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From "John Roesler" <vvcep...@apache.org>
Subject Re: What timestamp is used by streams when doing windowed joins
Date Sat, 07 Dec 2019 05:12:46 GMT
Hi Sachin,

I'd need more information to speculate about why your records are missing, but it sounds like
you're suspecting something to do with the records' timestamps, so I'll just focus on answering
your questions.

Streams always uses the same timestamp for all operations, which is the timestamp returned
by the timestamp extractor. Whether this is event time or ingestion time is up to the timestamp
extractor you're using.

If you're using the default timestamp extractor, then Streams will use the timestamp field
on the ConsumerRecord that comes back from the broker. If you're using CreateTime, then it
would hold the value of the timestamp written by the producer. If you're using LogAppendTime,
then it's the timestamp representing when the broker actually adds the record to the topic.

One potential point of confusion is that when we say a "record", we mean more than just the
key and value that you typically manipulate using the Streams DSL. In addition to these fields,
there is a separate timestamp field, which is part of the Consumer/Producer/Broker protocols.
That's what we use for time tracking, so you do not need to worry about embedding and extracting
the timestamp in your values.

Streams will set the timestamp field on outgoing ProducerRecords it sends to the broker, so
this would just be used by default for further stages in the pipeline. You don't need to add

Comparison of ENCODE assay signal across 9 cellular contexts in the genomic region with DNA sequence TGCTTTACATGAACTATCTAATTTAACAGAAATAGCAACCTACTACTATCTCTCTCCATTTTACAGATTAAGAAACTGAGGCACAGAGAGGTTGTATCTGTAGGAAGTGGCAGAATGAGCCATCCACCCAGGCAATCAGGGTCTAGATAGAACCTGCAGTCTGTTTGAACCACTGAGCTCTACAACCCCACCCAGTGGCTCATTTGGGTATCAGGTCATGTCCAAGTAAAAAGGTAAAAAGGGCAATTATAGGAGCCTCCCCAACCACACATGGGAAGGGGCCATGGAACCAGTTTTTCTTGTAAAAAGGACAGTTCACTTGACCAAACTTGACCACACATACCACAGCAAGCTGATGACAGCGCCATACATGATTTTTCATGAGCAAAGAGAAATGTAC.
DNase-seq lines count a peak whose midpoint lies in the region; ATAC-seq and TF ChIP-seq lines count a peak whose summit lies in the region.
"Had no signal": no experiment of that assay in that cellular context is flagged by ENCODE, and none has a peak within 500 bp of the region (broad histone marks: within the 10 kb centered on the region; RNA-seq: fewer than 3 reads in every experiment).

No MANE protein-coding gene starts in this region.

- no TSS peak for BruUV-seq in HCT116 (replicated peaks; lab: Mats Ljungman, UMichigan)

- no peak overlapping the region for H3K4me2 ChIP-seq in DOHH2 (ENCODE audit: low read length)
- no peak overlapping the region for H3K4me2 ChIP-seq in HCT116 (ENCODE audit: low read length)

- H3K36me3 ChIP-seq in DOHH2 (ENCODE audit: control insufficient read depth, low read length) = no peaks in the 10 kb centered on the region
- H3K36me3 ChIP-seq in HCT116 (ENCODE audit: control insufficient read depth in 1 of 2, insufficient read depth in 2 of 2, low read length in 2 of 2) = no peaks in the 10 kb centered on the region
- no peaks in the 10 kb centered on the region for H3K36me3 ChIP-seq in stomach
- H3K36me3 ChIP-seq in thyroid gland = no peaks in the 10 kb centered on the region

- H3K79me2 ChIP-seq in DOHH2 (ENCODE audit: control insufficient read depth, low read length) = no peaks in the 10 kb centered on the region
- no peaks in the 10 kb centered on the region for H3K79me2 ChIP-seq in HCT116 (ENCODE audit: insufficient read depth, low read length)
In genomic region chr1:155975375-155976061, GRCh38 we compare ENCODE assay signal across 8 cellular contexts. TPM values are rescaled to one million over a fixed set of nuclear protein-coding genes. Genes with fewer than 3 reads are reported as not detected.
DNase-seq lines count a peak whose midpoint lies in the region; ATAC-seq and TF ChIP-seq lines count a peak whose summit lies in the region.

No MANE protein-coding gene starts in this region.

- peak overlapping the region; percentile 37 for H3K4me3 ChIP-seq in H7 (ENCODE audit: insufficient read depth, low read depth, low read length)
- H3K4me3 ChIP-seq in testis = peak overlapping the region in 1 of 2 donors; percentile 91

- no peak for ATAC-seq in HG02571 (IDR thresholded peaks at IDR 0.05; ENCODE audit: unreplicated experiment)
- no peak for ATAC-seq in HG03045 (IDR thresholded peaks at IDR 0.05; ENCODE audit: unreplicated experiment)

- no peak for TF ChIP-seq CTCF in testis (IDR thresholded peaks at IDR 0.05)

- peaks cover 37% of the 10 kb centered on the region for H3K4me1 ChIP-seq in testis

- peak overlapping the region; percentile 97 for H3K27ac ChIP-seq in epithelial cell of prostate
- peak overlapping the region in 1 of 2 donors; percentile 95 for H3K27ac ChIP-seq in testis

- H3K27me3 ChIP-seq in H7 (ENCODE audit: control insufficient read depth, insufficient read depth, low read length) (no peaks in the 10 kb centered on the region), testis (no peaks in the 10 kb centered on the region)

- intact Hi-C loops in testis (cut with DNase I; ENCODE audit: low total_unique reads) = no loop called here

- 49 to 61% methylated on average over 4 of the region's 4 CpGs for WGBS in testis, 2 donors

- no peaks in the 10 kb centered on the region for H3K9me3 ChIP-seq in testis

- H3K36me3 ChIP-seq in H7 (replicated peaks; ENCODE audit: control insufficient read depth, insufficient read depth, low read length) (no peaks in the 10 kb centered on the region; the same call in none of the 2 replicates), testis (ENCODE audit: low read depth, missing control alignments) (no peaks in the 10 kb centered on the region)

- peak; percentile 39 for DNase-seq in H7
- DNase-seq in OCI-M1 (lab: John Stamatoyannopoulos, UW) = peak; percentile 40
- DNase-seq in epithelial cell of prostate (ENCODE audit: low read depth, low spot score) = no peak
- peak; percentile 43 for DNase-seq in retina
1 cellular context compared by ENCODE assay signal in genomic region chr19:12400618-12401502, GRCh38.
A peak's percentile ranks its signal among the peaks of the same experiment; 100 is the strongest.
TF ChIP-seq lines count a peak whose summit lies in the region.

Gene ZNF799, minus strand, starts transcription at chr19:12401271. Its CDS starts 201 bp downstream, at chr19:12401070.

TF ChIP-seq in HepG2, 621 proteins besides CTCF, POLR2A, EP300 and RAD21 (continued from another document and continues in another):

timestamp extractors further on.

The only usage of processing time (aka "wall-clock time") is in wall-clock based punctuation,
if you're using the low-level Processor API. Also, the commit interval is defined in terms
of wall-clock time. If all you're considering is the semantics of the Streams DSL, processing/wall-clock
time would not play any part in those semantics.

I know that stream processing literature in general discusses event- vs. processing- vs. ingestion-time
quite a bit, but for practical purposes, event time (either CreateTime or LogAppendTime) is
the one that's useful for writing programs. Both ingestion time and processing time lead to
non-deterministic programs with unclear semantics. That's why we pretty much stick to event
time in the Streams DSL.

Finally, yeah, if you just want to process records in the same order they appear in the topics,
then LogAppendTime might be better. 

I hope this helps clear things up a bit.

Thanks,
-John

On Fri, Dec 6, 2019, at 22:20, Sachin Mittal wrote:
> Hi,
> I have noticed some issues when doing stream to stream windowed joins.
> Looks like my joined stream does not include all the records.
> 
> Say I am doing join like this:
> stream1.join(
>             stream2,
>             (lv, rv) -> ...,
>             JoinWindows.of(Duration.ofMinutes(5)),
>            ....)
> What I have checked from the docs is that it will join 2 records within the
> specified window.
> However its not clear as what time it would take for each record?
> Would it be
> 1.  event-time or
> 2. processing-time or
> 3. ingestion-time
> 
> I am right now using default configuration for
> log.message.timestamp.type = CreateTime and default.timestamp.extractor
> 
> From the docs I gather is that in default case it uses event-time.
> So does it mean that there has to be a timestamp field in the record which
> is to be extracted by custom timestamp extractor?
> 
> Also in downstream when streams application actually writes (produces) new
> record types, do we need to provide timestamp extractor for all such record
> types
> so the next process in the pipeline can pick up the timestamp to do the
> windowed operations?
> 
> Also when and how processing time is used at all by streams application?
> 
> Finally say I don't want to worry about if timestamp is set by the
> producers, is it better to simply set
> log.message.timestamp.type =  LogAppendTime
> 
> Thanks
> Sachin
>

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